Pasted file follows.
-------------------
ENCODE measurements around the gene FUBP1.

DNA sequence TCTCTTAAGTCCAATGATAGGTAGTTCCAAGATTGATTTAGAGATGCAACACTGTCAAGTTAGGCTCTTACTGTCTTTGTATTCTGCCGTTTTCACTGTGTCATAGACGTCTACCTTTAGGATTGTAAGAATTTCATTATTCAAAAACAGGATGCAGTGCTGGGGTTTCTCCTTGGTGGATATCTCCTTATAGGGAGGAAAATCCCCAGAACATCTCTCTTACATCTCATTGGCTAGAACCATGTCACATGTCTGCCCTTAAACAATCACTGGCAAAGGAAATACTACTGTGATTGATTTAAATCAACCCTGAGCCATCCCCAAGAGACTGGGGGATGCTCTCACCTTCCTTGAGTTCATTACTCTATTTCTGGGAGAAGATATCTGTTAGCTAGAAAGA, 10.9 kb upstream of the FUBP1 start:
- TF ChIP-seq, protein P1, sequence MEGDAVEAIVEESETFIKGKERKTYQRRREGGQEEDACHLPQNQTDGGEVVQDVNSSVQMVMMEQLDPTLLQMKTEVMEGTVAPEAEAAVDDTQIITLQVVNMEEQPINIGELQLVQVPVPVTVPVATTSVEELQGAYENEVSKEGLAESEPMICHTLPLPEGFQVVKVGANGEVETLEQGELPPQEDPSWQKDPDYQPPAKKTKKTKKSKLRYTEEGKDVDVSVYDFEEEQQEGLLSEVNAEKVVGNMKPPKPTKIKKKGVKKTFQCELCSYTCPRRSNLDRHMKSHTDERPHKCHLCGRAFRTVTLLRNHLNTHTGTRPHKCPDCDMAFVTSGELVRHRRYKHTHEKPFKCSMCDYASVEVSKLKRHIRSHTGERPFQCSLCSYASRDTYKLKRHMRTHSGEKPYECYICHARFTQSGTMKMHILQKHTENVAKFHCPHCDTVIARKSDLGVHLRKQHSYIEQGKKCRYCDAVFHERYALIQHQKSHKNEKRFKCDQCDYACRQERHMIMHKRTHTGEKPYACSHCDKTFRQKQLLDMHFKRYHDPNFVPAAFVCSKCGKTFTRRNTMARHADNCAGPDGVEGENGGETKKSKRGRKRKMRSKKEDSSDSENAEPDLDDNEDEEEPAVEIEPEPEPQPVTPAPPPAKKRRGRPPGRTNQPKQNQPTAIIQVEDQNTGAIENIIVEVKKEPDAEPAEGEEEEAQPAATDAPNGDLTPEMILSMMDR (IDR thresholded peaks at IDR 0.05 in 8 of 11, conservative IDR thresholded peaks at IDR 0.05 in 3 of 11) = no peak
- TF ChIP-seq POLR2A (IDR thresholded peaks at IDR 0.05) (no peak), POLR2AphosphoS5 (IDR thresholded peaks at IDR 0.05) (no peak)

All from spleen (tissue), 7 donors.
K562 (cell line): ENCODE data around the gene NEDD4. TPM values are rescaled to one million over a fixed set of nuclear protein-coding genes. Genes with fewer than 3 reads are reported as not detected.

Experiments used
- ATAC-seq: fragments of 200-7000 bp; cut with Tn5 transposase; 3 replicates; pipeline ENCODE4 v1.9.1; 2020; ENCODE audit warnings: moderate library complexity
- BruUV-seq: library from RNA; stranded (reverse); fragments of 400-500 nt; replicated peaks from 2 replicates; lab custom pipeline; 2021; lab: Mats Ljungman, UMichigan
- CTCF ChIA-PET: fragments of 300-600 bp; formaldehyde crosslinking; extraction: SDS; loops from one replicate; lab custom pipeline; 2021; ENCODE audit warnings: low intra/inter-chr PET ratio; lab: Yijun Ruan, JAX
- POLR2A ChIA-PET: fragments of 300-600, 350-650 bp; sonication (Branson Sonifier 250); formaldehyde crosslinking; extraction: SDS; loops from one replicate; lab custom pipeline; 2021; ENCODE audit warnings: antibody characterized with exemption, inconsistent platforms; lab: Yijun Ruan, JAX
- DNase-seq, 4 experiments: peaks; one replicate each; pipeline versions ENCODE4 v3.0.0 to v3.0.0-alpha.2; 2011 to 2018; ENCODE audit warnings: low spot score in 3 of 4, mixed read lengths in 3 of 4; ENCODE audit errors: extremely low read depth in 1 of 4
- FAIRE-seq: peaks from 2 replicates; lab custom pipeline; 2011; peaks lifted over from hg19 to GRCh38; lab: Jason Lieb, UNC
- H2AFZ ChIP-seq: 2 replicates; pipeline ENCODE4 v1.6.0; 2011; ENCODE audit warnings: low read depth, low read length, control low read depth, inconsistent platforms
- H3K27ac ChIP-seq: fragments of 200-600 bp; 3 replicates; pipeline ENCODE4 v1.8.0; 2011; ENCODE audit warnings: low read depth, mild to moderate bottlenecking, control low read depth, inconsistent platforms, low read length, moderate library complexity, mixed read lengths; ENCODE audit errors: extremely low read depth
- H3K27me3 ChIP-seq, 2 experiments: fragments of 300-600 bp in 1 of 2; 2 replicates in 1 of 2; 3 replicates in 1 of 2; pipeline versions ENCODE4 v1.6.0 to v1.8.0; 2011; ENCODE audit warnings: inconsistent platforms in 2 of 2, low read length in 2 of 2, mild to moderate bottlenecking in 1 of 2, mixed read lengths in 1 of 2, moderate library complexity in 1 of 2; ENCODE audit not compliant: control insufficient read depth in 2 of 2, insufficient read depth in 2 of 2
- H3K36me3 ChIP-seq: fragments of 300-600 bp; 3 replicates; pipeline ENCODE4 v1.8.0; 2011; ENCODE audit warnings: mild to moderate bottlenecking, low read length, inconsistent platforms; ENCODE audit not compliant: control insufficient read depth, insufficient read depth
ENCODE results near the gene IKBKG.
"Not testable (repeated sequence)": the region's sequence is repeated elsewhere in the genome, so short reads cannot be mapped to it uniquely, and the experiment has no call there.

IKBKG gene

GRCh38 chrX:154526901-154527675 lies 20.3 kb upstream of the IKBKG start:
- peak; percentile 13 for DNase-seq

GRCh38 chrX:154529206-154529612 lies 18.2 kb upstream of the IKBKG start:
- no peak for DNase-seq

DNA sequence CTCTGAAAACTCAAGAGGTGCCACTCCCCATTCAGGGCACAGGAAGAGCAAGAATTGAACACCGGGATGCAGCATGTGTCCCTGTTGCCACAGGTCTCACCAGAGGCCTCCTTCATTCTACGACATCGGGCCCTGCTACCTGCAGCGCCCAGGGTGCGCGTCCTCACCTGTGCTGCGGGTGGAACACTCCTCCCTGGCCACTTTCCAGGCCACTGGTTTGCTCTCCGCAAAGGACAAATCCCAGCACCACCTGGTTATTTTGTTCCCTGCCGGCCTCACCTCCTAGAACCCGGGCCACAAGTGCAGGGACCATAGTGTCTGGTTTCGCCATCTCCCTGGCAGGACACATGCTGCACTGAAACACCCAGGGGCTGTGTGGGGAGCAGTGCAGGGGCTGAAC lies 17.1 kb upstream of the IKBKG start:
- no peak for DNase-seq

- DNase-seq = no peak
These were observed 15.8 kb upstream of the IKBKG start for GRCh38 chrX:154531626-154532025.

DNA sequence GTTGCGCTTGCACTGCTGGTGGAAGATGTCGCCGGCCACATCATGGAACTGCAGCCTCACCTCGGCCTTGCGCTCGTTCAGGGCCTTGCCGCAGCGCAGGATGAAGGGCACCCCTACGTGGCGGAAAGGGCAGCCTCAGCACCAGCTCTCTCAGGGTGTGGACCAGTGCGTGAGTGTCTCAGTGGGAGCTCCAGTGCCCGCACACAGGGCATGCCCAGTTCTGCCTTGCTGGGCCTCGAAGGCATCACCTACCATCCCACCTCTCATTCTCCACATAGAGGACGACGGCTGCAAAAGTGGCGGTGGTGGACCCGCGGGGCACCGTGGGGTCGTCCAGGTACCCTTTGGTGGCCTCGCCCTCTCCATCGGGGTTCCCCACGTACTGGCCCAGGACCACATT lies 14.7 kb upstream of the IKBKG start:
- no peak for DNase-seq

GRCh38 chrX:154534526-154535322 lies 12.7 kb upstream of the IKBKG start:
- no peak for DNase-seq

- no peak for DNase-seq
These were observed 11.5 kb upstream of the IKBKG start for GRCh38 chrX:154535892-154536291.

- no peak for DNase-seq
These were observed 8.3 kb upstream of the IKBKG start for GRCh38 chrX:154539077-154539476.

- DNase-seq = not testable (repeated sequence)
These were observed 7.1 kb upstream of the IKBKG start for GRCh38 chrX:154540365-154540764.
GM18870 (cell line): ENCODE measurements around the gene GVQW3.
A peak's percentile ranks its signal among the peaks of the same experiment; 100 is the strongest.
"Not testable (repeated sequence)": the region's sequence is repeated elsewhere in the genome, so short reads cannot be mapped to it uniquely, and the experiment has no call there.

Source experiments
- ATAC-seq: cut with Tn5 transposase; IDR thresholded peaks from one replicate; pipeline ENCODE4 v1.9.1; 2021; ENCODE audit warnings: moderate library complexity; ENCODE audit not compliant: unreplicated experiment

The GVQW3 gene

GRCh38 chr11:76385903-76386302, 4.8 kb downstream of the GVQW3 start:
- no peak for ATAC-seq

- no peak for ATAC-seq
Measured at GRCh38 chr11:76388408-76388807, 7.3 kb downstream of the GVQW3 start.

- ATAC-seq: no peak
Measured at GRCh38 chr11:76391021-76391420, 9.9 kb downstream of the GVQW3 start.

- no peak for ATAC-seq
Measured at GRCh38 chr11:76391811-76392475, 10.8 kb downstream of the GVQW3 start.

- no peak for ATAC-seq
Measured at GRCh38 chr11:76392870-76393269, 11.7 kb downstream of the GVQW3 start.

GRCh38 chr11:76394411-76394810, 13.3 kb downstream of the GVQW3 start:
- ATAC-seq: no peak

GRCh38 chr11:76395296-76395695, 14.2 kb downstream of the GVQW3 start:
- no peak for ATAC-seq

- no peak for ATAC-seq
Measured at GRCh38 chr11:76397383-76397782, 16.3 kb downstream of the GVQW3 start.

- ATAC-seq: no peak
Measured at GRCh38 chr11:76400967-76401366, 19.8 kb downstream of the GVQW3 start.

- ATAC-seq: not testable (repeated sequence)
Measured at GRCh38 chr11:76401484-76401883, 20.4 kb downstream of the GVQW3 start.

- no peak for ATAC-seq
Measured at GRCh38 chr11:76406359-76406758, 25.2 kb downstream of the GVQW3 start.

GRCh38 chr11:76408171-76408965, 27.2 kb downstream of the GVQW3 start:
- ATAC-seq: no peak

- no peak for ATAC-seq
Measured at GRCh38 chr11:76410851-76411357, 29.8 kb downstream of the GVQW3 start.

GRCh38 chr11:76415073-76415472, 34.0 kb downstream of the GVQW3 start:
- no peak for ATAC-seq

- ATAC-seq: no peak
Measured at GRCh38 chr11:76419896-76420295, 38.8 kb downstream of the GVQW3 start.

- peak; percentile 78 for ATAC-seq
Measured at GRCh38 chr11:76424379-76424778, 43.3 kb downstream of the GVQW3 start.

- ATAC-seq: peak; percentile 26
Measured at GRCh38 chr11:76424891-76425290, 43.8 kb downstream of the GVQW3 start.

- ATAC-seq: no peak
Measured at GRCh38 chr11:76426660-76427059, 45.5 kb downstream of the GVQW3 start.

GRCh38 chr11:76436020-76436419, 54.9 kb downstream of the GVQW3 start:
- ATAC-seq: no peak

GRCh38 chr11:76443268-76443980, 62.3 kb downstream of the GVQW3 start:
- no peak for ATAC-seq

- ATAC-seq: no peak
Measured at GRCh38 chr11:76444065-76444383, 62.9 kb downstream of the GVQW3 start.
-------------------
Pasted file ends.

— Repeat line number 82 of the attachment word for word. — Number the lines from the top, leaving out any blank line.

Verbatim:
- ATAC-seq: no peak